Adding: , “Our modeling policies are in accordance with federal and state laws and we have carefully reviewed the relevant laws in consultation with both the Colorado Attorney General’s Office and the federal Environmental Protection Agency.”
So they claim, but bear in mind the Trumpies had degraded EPA regs. The whistleblowers’ complaint, sent to the EPA’s current inspector general, seeks a federal performance review and audit of Colorado’s Air Pollution Control Division. This division relies partly on EPA funding, and penalties could include loss of funding and of the federally designated authority for Colorado to issue permits that say how much pollution companies can emit into the air.
According to the complaint, air pollution division managers’ violation of the law is “contributing directly to chronic health problems, premature deaths and severe injury to the environment by permitting ever more dangerous emissions.”
Letters from PEER (a national legal organization dedicated to protecting environmental whistleblowers) to Gov. Jared Polis, state health department director Jill Hunsaker-Ryan, and four state lawmakers pointed out that disclosures made by state employees are governed by the Colorado Whistleblower Protection Act, which forbids retaliation against those who report legal violations. The attorneys asked to meet with Hunsaker-Ryan.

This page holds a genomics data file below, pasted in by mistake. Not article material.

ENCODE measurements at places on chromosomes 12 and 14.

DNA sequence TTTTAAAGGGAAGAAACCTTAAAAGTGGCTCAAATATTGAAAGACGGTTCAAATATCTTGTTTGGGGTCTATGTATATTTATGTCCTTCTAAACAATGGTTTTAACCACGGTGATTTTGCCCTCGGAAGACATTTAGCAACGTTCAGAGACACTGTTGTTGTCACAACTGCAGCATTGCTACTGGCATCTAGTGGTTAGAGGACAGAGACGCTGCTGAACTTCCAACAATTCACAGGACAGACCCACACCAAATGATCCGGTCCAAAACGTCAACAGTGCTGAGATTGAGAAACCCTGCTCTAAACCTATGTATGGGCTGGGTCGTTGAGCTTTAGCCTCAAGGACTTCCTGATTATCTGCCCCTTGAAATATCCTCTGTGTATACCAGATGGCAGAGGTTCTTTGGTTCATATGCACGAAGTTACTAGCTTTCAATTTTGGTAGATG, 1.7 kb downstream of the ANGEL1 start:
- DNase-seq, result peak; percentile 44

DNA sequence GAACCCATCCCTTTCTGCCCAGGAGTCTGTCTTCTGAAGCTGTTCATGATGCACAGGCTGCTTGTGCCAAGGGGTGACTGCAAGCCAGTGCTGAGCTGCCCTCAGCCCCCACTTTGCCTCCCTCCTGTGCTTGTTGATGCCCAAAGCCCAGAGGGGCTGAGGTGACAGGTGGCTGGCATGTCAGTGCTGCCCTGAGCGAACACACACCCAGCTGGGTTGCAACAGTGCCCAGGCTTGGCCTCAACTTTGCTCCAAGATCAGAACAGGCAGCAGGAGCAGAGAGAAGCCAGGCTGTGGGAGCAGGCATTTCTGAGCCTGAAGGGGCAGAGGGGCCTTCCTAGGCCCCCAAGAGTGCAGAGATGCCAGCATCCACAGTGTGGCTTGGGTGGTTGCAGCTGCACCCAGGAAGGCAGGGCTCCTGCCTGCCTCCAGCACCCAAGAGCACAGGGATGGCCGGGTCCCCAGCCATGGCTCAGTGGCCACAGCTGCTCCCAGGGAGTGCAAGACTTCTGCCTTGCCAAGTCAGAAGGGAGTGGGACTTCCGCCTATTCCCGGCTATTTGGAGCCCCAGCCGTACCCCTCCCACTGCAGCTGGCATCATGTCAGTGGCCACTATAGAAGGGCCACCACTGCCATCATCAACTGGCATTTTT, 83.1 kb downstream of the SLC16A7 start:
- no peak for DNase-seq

State air division supervisors apparently removed a guidance document for air quality permits from a state website in March and did not issue a public notice of their policy shift.
Victims in Colorado include “everybody who breathes the air,” according to attorney Kevin Bell said for PEER.